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U.S. House Votes To Sanction Suppliers To Iran's Ballistic-Missile Programs

The bill was sponsored by Republican Ed Royce (left) and Democrat Eliot Engel (right, file photo).

WASHINGTON -- The U.S. House of Representatives, in a near-unanimous vote, approved legislation to impose new sanctions related to Iran's ballistic-missile program, an issue separate from the 2015 international nuclear deal with Tehran.

The bipartisan measure, which passed by a 423-2 vote, requires the U.S. administration to sanction Iran for undertaking "any activity related to ballistic missiles designed to be capable of delivering nuclear weapons, including launches using such ballistic-missile technology."

It also calls on the U.S. government to identify and impose sanctions on companies and individuals -- both inside Iran and internationally -- that aid or supply materials to the missile program.

The bill was sponsored by Republican Ed Royce and Democrat Eliot Engel. It must now pass the Republican-controlled Senate and go to President Donald Trump for his signature.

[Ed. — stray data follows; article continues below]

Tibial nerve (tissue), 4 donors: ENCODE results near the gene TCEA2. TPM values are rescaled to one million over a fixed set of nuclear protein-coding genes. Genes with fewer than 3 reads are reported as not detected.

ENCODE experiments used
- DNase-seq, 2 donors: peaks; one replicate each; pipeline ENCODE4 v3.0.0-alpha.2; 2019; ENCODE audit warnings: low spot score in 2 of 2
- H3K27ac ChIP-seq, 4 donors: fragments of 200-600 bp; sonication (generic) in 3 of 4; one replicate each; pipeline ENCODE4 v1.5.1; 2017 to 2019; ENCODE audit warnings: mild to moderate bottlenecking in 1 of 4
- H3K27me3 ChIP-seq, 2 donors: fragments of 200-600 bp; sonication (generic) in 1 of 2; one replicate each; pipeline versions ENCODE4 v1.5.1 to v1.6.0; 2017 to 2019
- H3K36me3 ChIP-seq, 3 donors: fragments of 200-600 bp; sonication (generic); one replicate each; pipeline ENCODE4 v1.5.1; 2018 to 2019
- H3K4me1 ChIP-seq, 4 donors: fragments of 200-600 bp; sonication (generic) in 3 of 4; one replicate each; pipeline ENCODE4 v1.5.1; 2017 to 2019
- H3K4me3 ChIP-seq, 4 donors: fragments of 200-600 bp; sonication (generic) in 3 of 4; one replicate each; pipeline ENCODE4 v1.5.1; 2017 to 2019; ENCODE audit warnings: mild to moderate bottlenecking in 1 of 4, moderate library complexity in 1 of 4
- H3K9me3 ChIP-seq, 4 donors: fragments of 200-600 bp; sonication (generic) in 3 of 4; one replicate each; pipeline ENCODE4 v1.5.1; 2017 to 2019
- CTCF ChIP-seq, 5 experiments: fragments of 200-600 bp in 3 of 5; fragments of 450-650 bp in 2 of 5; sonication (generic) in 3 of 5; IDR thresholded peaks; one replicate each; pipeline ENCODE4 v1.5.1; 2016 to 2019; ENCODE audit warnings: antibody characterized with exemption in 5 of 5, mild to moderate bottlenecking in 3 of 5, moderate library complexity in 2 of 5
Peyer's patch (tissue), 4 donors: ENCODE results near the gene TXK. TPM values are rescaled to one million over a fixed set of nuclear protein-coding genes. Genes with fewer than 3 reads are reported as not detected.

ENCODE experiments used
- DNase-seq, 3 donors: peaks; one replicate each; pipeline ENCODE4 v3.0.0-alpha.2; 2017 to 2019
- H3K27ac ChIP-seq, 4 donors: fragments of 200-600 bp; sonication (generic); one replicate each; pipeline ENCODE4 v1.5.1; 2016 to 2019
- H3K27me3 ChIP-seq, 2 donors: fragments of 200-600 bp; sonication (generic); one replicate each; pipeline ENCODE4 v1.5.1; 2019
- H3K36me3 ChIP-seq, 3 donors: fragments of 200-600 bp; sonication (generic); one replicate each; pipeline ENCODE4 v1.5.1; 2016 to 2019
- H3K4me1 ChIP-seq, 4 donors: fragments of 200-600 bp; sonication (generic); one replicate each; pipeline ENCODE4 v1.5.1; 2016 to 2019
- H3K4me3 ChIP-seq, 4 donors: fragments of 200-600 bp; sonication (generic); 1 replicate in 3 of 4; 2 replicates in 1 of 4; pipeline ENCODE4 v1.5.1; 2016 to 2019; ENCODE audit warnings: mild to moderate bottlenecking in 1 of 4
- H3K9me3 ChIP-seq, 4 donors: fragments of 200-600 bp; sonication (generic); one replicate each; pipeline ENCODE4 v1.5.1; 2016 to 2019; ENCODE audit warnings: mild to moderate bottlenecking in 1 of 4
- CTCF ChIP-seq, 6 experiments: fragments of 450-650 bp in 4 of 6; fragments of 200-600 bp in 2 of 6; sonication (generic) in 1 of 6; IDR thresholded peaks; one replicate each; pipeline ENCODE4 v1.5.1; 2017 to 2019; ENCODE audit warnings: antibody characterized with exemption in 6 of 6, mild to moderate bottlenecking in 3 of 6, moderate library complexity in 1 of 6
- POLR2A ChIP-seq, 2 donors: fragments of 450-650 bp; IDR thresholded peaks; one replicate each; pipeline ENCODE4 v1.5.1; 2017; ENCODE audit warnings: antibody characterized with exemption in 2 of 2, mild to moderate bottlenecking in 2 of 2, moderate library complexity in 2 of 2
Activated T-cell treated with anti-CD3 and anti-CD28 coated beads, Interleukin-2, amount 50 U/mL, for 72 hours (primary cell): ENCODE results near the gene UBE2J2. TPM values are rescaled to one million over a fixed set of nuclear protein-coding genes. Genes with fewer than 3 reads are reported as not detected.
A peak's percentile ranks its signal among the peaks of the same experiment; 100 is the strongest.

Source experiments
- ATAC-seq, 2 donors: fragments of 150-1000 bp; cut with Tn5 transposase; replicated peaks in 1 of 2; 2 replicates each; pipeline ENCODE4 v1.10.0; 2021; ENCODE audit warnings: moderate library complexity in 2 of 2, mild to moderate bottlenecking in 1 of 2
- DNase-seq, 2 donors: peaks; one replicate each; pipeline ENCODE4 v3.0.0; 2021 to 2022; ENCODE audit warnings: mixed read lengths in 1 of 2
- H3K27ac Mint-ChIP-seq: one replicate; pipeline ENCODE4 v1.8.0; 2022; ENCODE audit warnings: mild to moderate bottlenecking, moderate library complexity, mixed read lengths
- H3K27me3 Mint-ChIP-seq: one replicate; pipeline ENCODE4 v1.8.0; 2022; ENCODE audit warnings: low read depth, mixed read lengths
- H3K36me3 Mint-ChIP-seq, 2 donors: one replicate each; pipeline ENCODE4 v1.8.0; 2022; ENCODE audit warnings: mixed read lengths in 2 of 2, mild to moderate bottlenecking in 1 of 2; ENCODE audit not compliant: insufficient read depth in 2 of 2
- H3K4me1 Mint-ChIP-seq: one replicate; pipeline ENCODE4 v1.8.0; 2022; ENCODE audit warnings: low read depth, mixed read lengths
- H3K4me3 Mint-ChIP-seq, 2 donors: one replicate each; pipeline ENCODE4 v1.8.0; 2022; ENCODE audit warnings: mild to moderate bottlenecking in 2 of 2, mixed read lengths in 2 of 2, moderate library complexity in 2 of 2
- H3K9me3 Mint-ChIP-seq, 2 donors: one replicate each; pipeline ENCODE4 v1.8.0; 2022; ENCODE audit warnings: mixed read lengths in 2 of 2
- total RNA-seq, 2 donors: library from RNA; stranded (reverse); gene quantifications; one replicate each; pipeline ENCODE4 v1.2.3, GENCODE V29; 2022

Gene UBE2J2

"Iran has no business developing or acquiring intercontinental ballistic missiles," Royce said during the House debate.

"These sanctions will squeeze Iranian and foreign companies, banks, and individuals that support the Iranian regime's illicit weapons programs. Iran must know that the United States will not tolerate its dangerous behavior," he added after the vote.

Royce and Engel opposed the landmark nuclear agreement when it was signed in 2015, but both have said it is best to continue with the deal now that it is in place.

Under the terms of the accord, Iran agreed to curtail its nuclear activities in exchange for relief from international sanctions.

The vote in the House comes after Trump on October 13 refused to certify that Iran is complying with the deal, accusing Tehran of violating the "spirit" of the agreement.

Trump did not immediately pull the United States out of the deal, instead pushing the matter to Congress and instructing lawmakers to strengthen a related U.S. law to put additional pressure on Iran and asking international partners to modify the original agreement.

The president threatened he would pull out of the accord if significant changes were not made.

On October 25, the House passed three other Iran-related measures, including one placing new sanctions on the Iranian-backed Hizballah militia in Lebanon, which lawmakers have described as Tehran’s "terrorist proxy."

With reporting by AP, Reuters, and The Hill